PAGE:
The next stop for Edwards' money is at the power generators: the solar and wind farms or natural gas plants that make the electricity. These folks get a big chunk of the bill, say $40.

The generators also have costs. Maybe they're paying off the cost of building a power plant. They've got a whole bunch of people they have to pay to run the thing. But most of all, they need fuel.

About half of the electricity supply in Texas comes from natural gas plants. The gas has to get to the plant via pipeline. Of the $120 left from Edwards' money, the pipeline will get paid a piece and then the natural gas company will also take a lot — especially with natural gas prices so high right now.

On all of those stops, the fuel source provider, the generator, the transmission companies, they all have to pay investors — a bunch of people in monocles and top hats who get handed $2 or $5 from Edwards' bill every month.

Just to complicate things a little bit more, maybe some of the money goes into a pension fund. A few cents of Edwards' bill might actually make it back to her if she has a pension or 401K or something like that.

Pass on the costs

Investors are putting the squeeze on the companies that they've invested in to give them better returns. The natural gas market is way up right now because of the war in Ukraine and other places. Natural gas companies are charging more because there are people willing to pay those prices. In Texas, there’s a lot of talk about energy independence, but it is beholden to world events no matter how much oil comes out of the ground here.

After the 2021 storm, the generators did the lion's share of reworking their facilities. The state said they had to weatherize power plants with extra insulation, for example, to make sure they can operate in the cold. That costs money.

Sandra Edwards stands in her Harvey-damaged bathroom. Taken on Feb. 1, 2022.
Sandra Edwards stands in her Harvey-damaged bathroom. Taken on Feb. 1, 2022.

ERCOT is under pressure from state regulators to keep the lights on and make things appear more stable — at whatever cost. Those changes that regulators put in place — basically having power plants available to run more often, creating that added energy capacity — cost $1 billion extra.

That higher cost is passed on in the wholesale price to the REP. And all those extra costs flow down to the person paying the bill: Edwards.

To keep all of this going, the investors, the fuel providers, the REPs, the generators, the transmission line people and even some ICE traders will all pay lobbying firms or politicians and political campaigns directly with a little bit of Edwards' money.

In turn, those lobbyists and politicians will pay extra attention to certain bills that make their way through Texas' legislative session every two years. So Edwards, and every other Texan, all pay a little bit more every month to keep the system going.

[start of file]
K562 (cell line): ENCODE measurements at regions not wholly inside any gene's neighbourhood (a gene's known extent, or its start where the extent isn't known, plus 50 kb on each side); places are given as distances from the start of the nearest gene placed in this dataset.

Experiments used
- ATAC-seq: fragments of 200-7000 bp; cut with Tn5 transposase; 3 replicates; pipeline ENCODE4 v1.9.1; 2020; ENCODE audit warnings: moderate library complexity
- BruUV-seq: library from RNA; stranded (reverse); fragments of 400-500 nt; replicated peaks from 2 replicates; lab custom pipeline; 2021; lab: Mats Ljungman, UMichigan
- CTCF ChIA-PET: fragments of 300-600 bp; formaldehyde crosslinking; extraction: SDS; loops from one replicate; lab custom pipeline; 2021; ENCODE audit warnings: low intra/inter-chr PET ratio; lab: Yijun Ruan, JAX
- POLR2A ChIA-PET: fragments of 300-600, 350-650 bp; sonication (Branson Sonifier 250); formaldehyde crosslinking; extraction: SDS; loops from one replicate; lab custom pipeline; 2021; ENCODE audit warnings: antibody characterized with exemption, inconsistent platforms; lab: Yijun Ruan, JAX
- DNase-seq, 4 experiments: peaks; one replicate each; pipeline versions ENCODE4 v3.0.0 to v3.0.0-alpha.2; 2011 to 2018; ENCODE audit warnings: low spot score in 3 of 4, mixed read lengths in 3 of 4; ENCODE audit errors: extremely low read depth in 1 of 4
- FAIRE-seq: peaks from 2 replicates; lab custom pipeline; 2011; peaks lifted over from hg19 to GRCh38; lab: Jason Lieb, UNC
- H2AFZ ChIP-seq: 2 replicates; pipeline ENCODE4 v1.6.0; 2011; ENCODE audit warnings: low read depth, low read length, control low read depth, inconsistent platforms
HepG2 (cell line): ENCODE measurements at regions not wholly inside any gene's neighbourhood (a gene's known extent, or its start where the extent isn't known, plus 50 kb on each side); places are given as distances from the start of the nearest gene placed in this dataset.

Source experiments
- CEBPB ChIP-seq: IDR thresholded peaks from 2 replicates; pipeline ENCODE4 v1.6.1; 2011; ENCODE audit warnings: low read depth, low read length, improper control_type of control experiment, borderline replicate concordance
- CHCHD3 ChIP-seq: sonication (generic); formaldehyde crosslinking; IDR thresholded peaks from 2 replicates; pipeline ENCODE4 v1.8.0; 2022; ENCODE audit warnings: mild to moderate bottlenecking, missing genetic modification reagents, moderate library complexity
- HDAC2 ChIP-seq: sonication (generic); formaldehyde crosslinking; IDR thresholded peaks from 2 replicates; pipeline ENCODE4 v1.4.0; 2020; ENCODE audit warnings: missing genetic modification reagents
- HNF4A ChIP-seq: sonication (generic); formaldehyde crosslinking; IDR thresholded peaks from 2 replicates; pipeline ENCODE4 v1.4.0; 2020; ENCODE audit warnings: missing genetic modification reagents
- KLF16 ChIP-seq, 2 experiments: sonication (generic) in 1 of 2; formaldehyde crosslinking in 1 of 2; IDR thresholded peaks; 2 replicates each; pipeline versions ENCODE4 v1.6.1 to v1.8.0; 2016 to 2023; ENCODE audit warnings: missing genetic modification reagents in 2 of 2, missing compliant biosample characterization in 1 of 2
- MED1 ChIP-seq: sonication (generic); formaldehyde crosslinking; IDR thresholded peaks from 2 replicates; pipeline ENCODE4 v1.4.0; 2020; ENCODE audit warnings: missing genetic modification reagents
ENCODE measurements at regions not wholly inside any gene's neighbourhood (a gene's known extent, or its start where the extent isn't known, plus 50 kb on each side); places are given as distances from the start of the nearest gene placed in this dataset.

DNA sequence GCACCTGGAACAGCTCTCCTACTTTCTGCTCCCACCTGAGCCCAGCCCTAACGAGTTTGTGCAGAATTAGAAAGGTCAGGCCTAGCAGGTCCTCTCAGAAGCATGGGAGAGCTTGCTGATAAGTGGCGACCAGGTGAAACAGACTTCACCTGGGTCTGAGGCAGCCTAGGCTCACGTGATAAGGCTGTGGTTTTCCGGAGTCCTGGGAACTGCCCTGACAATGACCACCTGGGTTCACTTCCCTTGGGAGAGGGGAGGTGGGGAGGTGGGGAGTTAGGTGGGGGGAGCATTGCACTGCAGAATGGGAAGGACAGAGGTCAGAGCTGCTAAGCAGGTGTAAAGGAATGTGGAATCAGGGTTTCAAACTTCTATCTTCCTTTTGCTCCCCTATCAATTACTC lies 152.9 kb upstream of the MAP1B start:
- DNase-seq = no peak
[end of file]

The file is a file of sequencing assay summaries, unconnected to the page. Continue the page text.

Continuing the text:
'I just wake up with a prayer'

Edwards' electricity was shut off last month because she couldn't pay the bills.

"I guess my number came up," she said.

A local nonprofit stepped in to get her power back on. It's covering her payments for another two months. After that, she's just not sure.

"I don't have no plans. I don't have anything anymore," she said. "I just wake up with a prayer. What's going to happen today?"

In July, the state put $50 million of federal money into a program to help people like Edwards with energy debts.

The money ran out in two weeks.

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The Disconnect Season 2 is a project of The Texas Newsroom, the collaboration among NPR and the public radio stations in the state. It received support from FRONTLINE’s Local Journalism Initiative, which is funded by the John S. and James L. Knight Foundation and the Corporation for Public Broadcasting.

Copyright 2022 KUT 90.5. To see more, visit KUT 90.5.

I grew up in Austin and studied journalism at the University of Texas. I began my radio career making fun of headlines on local sports and news talk shows. I moved to New York City to be a comic. Found some pretty good "day jobs” managing a daily news radio show for the Wall Street Journal and later, producing business news for Bloomberg Television. Upon returning to Austin, I dabbled in many things, including hosting nights and weekends on KUT and producing nightly TV news. Now I’m waking up early to make Morning Edition on KUT even better than it already is.
Mose Buchele is the Austin-based broadcast reporter for KUT's NPR partnership StateImpact Texas . He has been on staff at KUT 90.5 since 2009, covering local and state issues. Mose has also worked as a blogger on politics and an education reporter at his hometown paper in Western Massachusetts. He holds masters degrees in Latin American Studies and Journalism from UT Austin.
Kyra Buckley